Articles and Reviews
In Rock School, John Petkovic -- the Cleveland-based radio host, newspaper
columnist, Internet cavalier, and singer/guitarist/all-around mastermind of
Cobra Verde -- missed the lecture on how rock stars are supposed to be
listless layabouts who can barely get out of bed, much less produce quality
work. In fact, judging by Nightlife, the one-time aide to Prince Alexander
of Yugoslavia missed that entire semester. As a songwriter, Petkovic is
smart as a whip, and although Cobra Verde will most probably be best
remembered for backing up Robert Pollard on Guided by Voices' mediocre 1997
album Mag Earwhig!, Nightlife contains enough rollicking, glam-inspired
tuneage to make Petkovic's former employer and fellow Ohioan weep with envy.
Opening with the stomp of "One Step Away From Myself," Petkovic sings, "I'm
always getting closer to you/ But I'm one step away from myself," sounding
not unlike an extra-frantic Brian Ferry circa 1972. In fact, much of
Nightlife recalls Stranded-era Roxy Music, when Ferry was more concerned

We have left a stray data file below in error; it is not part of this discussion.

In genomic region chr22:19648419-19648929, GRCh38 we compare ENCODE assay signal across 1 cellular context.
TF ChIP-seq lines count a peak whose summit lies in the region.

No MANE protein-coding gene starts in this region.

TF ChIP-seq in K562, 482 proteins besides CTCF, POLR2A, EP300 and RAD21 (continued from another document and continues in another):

with scoring than seducing, and the band flexed the muscle it lost in later
years. "Crashing in a Plane" -- complete with slashing chords, sax bleats,
and Petkovic's affected vocals -- threatens to out-Roxy even its progenitor.
The remainder of Nightlife plays like a history of the last two decades of
theatrical rock, with references to everyone from Bowie to the Damned to
Nick Cave to Joy Division (the eerie "Tourist"). There's a certain
schizophrenia to the album; it's as if Petkovic, unable to decide which hero
to channel, decided to tackle as many as he could handle in one sitting.
"Casino" sounds like the Damned jamming with Spinal Tap, yet never comes off
as jokey, while "Heaven in the Gutter," with its start-stop chording and
frenetic drum fills, is an obvious nod to the Who. However, even amid the
mayhem, there are two outright anomalies: "What Makes a Man a Man" is New
Orleans riverboat jazz topped with Petkovic's excellent croon, while the
closing "Pontius Pilate" is Hebrew folk.
Such all-out embracing of previous styles -- especially '70s glam -- has
been the death of more than one well-meaning musician. Yet what allows Cobra
Verde to pull off Nightlife without sounding overly fawning is the band's
own force of personality. While it's true that they're traveling down a road
paved with the sweat, glitter, and sequins of others, Petkovic and his
bandmates have their own agenda -- and on Nightlife they have the confidence
and talent to assert it.
- Tim Scanlin
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